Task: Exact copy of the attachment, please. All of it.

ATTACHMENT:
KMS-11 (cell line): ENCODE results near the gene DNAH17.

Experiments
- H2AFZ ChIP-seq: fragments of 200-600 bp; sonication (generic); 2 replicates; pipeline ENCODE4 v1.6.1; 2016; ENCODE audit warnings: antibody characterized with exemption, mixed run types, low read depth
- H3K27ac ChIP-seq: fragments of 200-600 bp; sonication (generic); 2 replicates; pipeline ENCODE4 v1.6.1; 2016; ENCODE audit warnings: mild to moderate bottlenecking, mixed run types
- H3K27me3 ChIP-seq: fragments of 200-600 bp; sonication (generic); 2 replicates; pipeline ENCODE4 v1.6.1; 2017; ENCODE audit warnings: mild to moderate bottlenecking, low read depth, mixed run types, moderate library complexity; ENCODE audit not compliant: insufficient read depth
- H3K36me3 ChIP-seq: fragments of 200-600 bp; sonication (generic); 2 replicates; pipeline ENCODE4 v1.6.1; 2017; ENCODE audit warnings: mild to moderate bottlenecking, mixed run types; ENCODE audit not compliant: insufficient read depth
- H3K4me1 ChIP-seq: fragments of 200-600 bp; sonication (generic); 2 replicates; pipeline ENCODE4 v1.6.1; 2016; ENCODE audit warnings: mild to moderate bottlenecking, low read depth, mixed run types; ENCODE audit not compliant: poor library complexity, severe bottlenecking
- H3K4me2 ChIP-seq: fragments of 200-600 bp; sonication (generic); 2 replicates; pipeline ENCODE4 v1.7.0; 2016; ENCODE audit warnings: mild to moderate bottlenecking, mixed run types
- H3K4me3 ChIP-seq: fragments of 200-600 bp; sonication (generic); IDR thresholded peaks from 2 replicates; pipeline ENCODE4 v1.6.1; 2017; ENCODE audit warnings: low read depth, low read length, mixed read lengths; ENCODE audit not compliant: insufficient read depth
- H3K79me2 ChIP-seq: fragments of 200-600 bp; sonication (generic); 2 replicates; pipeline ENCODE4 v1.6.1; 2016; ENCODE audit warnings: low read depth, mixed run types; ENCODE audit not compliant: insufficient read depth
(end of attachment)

KMS-11 (cell line): ENCODE results near the gene DNAH17.

Experiments
- H2AFZ ChIP-seq: fragments of 200-600 bp; sonication (generic); 2 replicates; pipeline ENCODE4 v1.6.1; 2016; ENCODE audit warnings: antibody characterized with exemption, mixed run types, low read depth
- H3K27ac ChIP-seq: fragments of 200-600 bp; sonication (generic); 2 replicates; pipeline ENCODE4 v1.6.1; 2016; ENCODE audit warnings: mild to moderate bottlenecking, mixed run types
- H3K27me3 ChIP-seq: fragments of 200-600 bp; sonication (generic); 2 replicates; pipeline ENCODE4 v1.6.1; 2017; ENCODE audit warnings: mild to moderate bottlenecking, low read depth, mixed run types, moderate library complexity; ENCODE audit not compliant: insufficient read depth
- H3K36me3 ChIP-seq: fragments of 200-600 bp; sonication (generic); 2 replicates; pipeline ENCODE4 v1.6.1; 2017; ENCODE audit warnings: mild to moderate bottlenecking, mixed run types; ENCODE audit not compliant: insufficient read depth
- H3K4me1 ChIP-seq: fragments of 200-600 bp; sonication (generic); 2 replicates; pipeline ENCODE4 v1.6.1; 2016; ENCODE audit warnings: mild to moderate bottlenecking, low read depth, mixed run types; ENCODE audit not compliant: poor library complexity, severe bottlenecking
- H3K4me2 ChIP-seq: fragments of 200-600 bp; sonication (generic); 2 replicates; pipeline ENCODE4 v1.7.0; 2016; ENCODE audit warnings: mild to moderate bottlenecking, mixed run types
- H3K4me3 ChIP-seq: fragments of 200-600 bp; sonication (generic); IDR thresholded peaks from 2 replicates; pipeline ENCODE4 v1.6.1; 2017; ENCODE audit warnings: low read depth, low read length, mixed read lengths; ENCODE audit not compliant: insufficient read depth
- H3K79me2 ChIP-seq: fragments of 200-600 bp; sonication (generic); 2 replicates; pipeline ENCODE4 v1.6.1; 2016; ENCODE audit warnings: low read depth, mixed run types; ENCODE audit not compliant: insufficient read depth